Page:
if(d1-d2<-epsilon) return false;
//---
   return true;
  }
void OnStart()
  {
   double d_val=0.7;
   float  f_val=0.7;
   if(EqualDoubles(d_val,f_val,0.000000000000001)) Print(d_val," equals ",f_val);
   else Print("Different: d_val = ",DoubleToString(d_val,16),
              "  f_val = ",DoubleToString(f_val,16));
// Result: Different: d_val= 0.7000000000000000   f_val= 0.6999999880790710
  }

Note that the value of epsilon in the above example can not be less than the predefined constant DBL_EPSILON. The value of this constant is 2.2204460492503131e-016. The constant corresponding to the float type is FLT_EPSILON = 1.192092896e-07. The meaning of these values is the following: it is the lowest value that satisfies the condition  1.0 + DBL_EPSILON! = 1.0 (for numbers of float type 1.0 + FLT_EPSILON! = 1.0).

The second way offers comparing the normalized difference of two real numbers with zero. It's meaningless to compare the difference of normalized numbers with a zero, because any mathematical operation with normalized numbers gives a non-normalized result.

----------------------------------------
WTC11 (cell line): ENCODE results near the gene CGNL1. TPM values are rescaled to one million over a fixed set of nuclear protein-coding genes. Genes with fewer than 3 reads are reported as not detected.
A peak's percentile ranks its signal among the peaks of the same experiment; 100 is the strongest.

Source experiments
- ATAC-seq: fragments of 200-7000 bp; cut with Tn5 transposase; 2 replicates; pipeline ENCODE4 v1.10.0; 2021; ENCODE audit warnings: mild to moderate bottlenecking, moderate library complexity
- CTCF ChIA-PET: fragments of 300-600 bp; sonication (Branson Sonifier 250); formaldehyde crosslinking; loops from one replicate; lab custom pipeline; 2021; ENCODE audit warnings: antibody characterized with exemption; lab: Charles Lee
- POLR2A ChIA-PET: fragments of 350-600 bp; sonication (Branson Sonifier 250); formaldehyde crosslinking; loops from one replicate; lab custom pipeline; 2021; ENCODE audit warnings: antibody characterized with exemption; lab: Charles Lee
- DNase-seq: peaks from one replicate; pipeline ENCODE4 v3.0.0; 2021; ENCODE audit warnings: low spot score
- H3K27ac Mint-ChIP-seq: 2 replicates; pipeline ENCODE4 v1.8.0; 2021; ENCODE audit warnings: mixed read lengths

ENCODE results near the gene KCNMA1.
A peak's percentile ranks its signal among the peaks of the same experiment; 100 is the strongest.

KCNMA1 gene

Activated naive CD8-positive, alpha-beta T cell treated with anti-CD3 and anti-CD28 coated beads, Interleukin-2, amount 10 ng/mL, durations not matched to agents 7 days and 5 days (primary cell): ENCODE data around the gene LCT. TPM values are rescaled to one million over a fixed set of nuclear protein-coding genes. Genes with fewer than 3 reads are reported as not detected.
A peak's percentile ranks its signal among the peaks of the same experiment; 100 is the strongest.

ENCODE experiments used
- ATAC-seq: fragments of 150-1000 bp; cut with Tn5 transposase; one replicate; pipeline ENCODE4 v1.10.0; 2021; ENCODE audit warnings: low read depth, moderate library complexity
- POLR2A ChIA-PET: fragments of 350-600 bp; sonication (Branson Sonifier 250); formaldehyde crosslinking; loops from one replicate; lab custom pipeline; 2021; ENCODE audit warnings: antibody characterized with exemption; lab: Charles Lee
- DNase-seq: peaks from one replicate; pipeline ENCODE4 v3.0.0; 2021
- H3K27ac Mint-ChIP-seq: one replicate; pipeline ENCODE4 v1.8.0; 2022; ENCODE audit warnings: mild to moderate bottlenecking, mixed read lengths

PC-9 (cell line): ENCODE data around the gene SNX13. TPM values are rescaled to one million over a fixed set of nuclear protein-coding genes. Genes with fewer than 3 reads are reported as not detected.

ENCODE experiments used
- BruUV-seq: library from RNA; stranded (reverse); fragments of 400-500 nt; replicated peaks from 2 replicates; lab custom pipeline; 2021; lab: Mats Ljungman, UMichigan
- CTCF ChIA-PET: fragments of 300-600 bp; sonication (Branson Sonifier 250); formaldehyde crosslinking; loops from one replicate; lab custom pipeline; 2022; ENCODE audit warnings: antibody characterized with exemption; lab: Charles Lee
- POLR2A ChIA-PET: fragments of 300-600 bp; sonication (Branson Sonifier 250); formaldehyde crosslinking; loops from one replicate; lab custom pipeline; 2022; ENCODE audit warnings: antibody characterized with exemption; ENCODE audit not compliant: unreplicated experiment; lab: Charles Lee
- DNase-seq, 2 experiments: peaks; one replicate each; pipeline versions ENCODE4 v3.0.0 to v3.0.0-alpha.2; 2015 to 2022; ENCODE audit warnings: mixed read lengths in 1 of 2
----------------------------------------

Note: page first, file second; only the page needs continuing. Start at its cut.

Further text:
Example:

bool CompareDoubles(double number1,double number2)
  {
   if(NormalizeDouble(number1-number2,8)==0) return(true);
   else return(false);
  }
void OnStart()
  {
   double d_val=0.3;
   float  f_val=0.3;
   if(CompareDoubles(d_val,f_val)) Print(d_val," equals ",f_val);
   else Print("Different: d_val = ",DoubleToString(d_val,16),
              "  f_val = ",DoubleToString(f_val,16));